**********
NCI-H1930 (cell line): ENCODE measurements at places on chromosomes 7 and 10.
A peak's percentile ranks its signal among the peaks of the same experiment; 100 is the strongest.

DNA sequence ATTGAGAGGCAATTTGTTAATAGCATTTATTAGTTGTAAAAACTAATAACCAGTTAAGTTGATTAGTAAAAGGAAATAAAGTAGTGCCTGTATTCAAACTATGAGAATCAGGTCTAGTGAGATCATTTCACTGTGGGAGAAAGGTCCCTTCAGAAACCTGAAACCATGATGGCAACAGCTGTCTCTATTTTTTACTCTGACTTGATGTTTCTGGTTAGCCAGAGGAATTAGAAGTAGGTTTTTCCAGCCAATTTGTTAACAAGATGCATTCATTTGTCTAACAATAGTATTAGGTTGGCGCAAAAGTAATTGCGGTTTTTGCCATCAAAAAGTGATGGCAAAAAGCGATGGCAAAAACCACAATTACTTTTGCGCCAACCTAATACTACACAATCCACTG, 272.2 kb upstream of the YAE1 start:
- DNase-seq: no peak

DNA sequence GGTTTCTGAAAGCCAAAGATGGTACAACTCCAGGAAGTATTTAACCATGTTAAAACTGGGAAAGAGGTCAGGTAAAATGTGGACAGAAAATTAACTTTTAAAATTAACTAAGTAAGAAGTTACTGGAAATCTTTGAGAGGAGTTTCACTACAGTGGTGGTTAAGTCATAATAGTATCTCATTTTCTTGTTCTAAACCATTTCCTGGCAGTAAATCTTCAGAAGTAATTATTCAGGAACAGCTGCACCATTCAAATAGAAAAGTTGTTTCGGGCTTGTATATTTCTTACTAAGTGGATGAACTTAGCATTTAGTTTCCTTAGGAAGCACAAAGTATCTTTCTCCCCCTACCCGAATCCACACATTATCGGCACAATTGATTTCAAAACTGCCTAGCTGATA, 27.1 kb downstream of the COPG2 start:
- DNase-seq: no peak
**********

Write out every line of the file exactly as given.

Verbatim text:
NCI-H1930 (cell line): ENCODE measurements at places on chromosomes 7 and 10.
A peak's percentile ranks its signal among the peaks of the same experiment; 100 is the strongest.

DNA sequence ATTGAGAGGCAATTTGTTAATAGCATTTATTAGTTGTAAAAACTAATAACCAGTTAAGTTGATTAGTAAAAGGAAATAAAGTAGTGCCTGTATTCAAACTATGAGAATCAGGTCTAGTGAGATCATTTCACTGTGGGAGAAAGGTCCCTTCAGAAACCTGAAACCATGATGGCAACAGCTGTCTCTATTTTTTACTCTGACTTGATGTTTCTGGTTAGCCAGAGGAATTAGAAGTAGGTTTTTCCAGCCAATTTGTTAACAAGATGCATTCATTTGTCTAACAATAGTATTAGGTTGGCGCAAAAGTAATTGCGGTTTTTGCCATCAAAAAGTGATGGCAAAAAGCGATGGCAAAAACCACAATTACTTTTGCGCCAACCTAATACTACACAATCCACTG, 272.2 kb upstream of the YAE1 start:
- DNase-seq: no peak

DNA sequence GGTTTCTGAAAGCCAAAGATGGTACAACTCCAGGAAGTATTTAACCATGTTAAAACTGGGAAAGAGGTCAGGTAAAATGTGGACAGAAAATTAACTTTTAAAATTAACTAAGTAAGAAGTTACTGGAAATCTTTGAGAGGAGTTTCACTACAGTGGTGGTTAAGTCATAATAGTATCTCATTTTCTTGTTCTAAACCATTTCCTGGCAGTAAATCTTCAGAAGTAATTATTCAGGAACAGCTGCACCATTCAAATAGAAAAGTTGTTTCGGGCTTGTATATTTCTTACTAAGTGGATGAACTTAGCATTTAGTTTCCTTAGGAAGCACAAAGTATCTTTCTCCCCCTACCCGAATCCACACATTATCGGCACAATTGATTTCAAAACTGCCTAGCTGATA, 27.1 kb downstream of the COPG2 start:
- DNase-seq: no peak